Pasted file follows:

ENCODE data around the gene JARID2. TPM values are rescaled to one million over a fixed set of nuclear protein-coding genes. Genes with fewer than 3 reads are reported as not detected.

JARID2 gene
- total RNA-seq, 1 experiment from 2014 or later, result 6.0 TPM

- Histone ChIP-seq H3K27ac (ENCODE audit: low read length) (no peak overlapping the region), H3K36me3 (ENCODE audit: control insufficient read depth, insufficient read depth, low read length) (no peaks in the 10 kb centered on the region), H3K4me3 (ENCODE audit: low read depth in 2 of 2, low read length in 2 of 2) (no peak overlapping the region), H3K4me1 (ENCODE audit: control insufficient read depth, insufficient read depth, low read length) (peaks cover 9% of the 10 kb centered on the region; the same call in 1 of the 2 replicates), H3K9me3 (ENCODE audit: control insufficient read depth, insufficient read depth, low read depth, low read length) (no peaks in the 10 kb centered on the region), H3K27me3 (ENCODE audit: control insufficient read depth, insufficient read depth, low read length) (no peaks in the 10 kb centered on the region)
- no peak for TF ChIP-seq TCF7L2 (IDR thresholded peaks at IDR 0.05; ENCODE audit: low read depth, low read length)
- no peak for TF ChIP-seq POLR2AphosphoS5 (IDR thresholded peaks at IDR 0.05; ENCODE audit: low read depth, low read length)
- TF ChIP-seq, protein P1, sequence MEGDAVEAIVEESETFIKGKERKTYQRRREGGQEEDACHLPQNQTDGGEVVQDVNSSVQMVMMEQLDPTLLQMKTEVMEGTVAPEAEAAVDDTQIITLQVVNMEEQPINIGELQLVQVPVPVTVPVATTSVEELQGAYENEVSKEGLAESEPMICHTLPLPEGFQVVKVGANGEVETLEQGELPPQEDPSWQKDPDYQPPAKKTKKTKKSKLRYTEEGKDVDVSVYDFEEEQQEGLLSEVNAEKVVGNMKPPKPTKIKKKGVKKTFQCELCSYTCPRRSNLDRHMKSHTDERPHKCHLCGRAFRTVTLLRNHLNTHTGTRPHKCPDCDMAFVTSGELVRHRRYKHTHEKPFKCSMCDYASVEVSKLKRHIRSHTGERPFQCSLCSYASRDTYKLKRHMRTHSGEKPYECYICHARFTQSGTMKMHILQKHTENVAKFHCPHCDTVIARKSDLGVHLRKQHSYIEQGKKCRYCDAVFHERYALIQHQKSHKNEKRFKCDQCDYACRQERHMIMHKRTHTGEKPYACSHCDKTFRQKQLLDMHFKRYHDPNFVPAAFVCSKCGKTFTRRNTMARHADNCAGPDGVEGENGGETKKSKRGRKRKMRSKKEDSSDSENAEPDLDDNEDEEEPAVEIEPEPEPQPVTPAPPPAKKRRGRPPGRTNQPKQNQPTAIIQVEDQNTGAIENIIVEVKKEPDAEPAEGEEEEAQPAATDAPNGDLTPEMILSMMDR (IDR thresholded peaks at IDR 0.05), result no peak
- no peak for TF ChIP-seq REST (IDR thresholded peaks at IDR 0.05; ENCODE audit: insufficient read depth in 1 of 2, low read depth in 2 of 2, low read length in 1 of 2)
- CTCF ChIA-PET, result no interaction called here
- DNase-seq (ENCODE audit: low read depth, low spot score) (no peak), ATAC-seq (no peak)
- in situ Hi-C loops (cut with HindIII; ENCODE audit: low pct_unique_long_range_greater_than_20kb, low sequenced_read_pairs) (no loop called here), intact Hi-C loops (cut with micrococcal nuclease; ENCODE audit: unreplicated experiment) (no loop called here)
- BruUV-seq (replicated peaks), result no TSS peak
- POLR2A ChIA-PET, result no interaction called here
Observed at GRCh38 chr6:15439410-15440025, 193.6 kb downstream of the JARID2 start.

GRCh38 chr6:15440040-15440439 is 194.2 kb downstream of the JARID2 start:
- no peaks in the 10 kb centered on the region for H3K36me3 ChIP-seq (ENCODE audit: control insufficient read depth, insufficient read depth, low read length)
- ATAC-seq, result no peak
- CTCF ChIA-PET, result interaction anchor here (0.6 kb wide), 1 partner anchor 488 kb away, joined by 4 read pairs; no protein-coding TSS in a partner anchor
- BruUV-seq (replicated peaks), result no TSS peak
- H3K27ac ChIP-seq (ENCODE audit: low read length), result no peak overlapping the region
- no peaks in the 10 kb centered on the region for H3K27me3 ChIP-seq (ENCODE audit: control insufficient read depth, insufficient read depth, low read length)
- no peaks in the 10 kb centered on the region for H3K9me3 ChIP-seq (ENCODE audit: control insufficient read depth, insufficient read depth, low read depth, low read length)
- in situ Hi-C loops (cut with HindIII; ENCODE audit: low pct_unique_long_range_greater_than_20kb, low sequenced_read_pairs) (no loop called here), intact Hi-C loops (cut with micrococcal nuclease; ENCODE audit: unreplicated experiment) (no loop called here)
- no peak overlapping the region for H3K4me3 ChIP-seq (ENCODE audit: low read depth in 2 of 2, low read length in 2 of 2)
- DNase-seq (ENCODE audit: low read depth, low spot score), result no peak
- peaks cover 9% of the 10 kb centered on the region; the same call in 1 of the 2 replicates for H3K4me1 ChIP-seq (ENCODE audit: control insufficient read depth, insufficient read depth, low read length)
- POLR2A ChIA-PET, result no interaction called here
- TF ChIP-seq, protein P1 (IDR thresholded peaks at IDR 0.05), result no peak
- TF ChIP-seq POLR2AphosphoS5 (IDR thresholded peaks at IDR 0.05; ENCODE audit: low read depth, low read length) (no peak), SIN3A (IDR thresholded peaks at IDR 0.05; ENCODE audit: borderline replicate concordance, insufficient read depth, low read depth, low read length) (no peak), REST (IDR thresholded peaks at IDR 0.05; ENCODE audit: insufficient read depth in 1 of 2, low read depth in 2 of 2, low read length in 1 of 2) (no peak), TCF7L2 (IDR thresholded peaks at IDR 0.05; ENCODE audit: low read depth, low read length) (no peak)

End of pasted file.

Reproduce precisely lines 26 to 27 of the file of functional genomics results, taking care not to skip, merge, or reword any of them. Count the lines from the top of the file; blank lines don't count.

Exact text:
- peaks cover 9% of the 10 kb centered on the region; the same call in 1 of the 2 replicates for H3K4me1 ChIP-seq (ENCODE audit: control insufficient read depth, insufficient read depth, low read length)
- POLR2A ChIA-PET, result no interaction called here